"Suddenly the picture became clearer: the game of baseball was at a critical point in its existence and in danger of total collapse. Consequently, a grassroots "baseball revolution" was underway in Panama, led by two former major leaguers, Omar Moreno and Olmedo Saenz. The goal of this revolution was simple: to see Panamanian baseball once again rise.

"I consider myself a pretty die-hard baseball fan, and even I was surprised at what I found. I knew baseball fans around the world would want to see how these players were working to rescue the game in their country."

The film includes interviews with renowned current and former major league baseball players like Omar Moreno, Olmedo Saenz, Hector Lopez, Bruce Chen, Candy Maldonado and Elias Sosa, as well as scouts, coaches, sportscasters and instructors in both Panama and the US. For the sake of baseball fans in Panama, let’s hope film guru Henk Van Der Kolk can snag this one for the 2013 International Film Festival.

Meanwhile, working with producer David Mandel (Drift, Pasadena), the filmmakers are launching a 30 day Kickstarter campaign to help raise funding to finish the film. Mandel says, "Kickstarter has become a great launch-pad for independent films like ours. We have a strong audience of baseball fans round the world who are eager to support us through these final stages of post-production, and who want to see the finished film."

So if you love the game and want to help get the film on the big screen, and move Panama baseball back to the big time check out these sites-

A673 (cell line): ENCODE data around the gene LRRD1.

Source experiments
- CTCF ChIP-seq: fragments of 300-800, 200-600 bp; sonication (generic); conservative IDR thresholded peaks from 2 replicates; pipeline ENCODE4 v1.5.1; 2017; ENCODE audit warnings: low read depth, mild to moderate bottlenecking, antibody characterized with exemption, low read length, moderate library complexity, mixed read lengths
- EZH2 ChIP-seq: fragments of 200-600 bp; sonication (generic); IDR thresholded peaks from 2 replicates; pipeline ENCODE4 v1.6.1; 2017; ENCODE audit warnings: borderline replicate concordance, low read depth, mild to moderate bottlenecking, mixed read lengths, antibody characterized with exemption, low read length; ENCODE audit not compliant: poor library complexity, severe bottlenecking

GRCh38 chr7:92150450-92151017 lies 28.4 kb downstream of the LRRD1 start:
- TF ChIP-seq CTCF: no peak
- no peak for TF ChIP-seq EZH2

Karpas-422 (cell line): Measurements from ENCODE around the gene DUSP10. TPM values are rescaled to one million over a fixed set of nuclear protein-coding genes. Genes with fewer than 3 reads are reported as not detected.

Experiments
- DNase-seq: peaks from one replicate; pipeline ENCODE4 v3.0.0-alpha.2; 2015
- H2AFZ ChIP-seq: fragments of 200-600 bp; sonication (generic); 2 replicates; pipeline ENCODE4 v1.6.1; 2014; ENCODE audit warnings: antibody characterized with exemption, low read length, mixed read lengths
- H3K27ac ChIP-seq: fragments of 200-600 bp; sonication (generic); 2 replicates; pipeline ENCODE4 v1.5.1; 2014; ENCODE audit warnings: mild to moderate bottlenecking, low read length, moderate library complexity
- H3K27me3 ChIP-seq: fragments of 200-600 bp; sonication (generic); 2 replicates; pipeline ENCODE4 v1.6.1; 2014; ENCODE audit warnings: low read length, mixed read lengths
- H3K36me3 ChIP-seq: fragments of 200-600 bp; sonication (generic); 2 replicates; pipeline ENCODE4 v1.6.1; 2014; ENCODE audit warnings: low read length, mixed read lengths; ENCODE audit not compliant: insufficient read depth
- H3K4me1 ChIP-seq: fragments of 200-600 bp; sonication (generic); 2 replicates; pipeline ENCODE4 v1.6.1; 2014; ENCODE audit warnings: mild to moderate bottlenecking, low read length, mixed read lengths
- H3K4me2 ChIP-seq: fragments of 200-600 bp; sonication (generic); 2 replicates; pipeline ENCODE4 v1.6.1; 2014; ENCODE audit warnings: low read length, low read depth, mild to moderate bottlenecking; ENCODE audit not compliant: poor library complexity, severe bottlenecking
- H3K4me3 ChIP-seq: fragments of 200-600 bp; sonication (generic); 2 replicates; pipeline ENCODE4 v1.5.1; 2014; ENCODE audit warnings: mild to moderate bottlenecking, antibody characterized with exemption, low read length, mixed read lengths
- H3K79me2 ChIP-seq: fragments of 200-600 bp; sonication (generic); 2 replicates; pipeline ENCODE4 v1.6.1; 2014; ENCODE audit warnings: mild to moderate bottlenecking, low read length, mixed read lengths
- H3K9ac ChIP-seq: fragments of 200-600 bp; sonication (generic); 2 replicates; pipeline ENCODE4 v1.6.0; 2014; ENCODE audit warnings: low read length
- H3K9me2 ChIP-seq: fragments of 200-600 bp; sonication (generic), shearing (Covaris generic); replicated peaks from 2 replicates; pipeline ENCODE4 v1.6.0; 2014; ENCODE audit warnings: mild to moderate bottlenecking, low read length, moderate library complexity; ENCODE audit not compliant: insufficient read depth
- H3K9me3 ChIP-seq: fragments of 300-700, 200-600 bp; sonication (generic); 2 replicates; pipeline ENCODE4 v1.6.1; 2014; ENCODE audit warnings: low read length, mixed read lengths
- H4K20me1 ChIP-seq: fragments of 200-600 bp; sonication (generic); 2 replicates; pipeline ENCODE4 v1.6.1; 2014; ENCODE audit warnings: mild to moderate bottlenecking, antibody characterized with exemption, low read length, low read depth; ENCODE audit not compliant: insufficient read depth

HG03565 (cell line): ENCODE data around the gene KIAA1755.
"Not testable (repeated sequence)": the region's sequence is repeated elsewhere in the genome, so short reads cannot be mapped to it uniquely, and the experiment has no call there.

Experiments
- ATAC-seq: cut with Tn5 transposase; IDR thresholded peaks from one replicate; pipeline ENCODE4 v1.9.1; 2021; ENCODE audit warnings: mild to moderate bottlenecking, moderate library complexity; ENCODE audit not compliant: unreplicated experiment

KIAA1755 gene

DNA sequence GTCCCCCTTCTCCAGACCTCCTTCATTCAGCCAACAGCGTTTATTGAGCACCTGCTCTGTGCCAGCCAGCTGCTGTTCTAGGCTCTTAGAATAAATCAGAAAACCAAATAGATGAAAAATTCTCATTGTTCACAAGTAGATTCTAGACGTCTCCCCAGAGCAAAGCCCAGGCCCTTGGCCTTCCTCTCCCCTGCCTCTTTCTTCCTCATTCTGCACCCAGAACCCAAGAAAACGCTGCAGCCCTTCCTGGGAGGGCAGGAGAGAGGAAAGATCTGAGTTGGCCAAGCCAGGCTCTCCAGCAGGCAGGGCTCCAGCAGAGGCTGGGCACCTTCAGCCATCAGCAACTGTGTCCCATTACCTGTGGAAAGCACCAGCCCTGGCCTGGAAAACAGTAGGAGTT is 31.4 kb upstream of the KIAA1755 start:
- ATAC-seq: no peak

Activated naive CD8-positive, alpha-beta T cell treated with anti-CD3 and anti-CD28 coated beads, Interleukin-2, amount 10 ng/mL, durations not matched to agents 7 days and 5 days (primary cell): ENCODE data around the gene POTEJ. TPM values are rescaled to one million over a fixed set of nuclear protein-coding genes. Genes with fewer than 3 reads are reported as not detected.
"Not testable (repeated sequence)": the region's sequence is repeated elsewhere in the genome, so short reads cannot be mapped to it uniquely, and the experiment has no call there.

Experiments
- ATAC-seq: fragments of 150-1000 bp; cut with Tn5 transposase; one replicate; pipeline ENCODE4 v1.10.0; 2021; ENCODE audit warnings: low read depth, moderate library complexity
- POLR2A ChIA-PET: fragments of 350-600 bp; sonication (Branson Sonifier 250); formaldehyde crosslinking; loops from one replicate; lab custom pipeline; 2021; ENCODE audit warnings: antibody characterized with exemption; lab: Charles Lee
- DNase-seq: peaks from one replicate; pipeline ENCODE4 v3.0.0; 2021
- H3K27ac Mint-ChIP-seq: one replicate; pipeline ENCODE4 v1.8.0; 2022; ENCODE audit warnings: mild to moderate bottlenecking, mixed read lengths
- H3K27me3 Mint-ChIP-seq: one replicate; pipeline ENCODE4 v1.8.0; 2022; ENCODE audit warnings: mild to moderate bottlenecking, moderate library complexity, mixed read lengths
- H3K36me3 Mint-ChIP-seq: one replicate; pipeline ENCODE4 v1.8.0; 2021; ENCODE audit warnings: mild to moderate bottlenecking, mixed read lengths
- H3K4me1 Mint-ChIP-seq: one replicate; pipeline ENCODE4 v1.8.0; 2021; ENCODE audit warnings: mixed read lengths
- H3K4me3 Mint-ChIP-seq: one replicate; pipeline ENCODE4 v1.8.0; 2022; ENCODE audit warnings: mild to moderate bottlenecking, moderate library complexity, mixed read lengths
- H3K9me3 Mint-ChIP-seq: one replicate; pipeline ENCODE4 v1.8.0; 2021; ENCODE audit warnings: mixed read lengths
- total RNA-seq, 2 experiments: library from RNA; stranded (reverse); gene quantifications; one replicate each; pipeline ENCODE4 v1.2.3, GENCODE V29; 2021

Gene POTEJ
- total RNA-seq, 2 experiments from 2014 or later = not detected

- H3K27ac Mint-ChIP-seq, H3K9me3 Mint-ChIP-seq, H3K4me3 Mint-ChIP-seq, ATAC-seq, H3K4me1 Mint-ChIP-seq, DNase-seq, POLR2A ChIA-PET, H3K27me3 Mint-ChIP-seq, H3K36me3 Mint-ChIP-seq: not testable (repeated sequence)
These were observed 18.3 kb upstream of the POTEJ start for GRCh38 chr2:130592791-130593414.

Kickstarter Link:
Film Website: "


Rivera greets 350 fans on Saturday in West Nyack

10/8/12, "350 Fans Greet Mariano Rivera," Nanuet Patch, Robin Traum

"More than 350 fans showed up to meet New York Yankees Pitcher Mariano Rivera on Saturday. The 12-time All Star and five-time World Series Champion signed autorgraphs during his appearance in West Nyack at DICK'S Sporting Goods.

Rivera's appearance and that of former New York Jet, two-time Pro-Bowler Vinny Testaverde on Sunday were part of the chain's celebration of its 500th store." photo Nanuet Patch

Sunday, October 07, 2012


"Eastwood to Soriano’s chair, “But can you do it now, under the postseason gun, like my main man over here, Panama Slim?”" NY Times

10/6/12, "Soriano Fills Empty Chair in Yankees’ Bullpen," NY Times, Harvey Araton

"The chairs were nearly side by side in front of neighboring dressing stalls that just happened to be devoid of tenants but contained the kind of ancillary materials typically scattered about a baseball clubhouse.

On the injured Mariano Rivera’s seat was a copy of a just-published Yankees Magazine, a 2012 American League division series souvenir edition featuring on its glossy cover the returning hero Andy Pettitte.

Implied meaning: next year, Mr. Rivera, this will be you.

Rafael Soriano’s chair was occupied by a rather large brown box, the contents of which couldn’t be known.

Obvious symbolism: it is postseason time, and heavy is the burden on Soriano, standing in for the greatest closer ever.

In the absence of the two pitchers — Rivera’s for obvious reasons and Soriano’s because he is not among the most loquacious clubhouse residents — you could imagine Clint Eastwood, in his latest Hollywood role as an octogenarian baseball scout, strutting right up for quite the fictionalized chat.

There is so much to say about the back end of the Yankees’ bullpen before their division series starts in Baltimore on Sunday. Begin with the astonishing development that the bullpen appears to have remained armed and dangerous despite being without Rivera in the closer’s role for the first time in 15 years.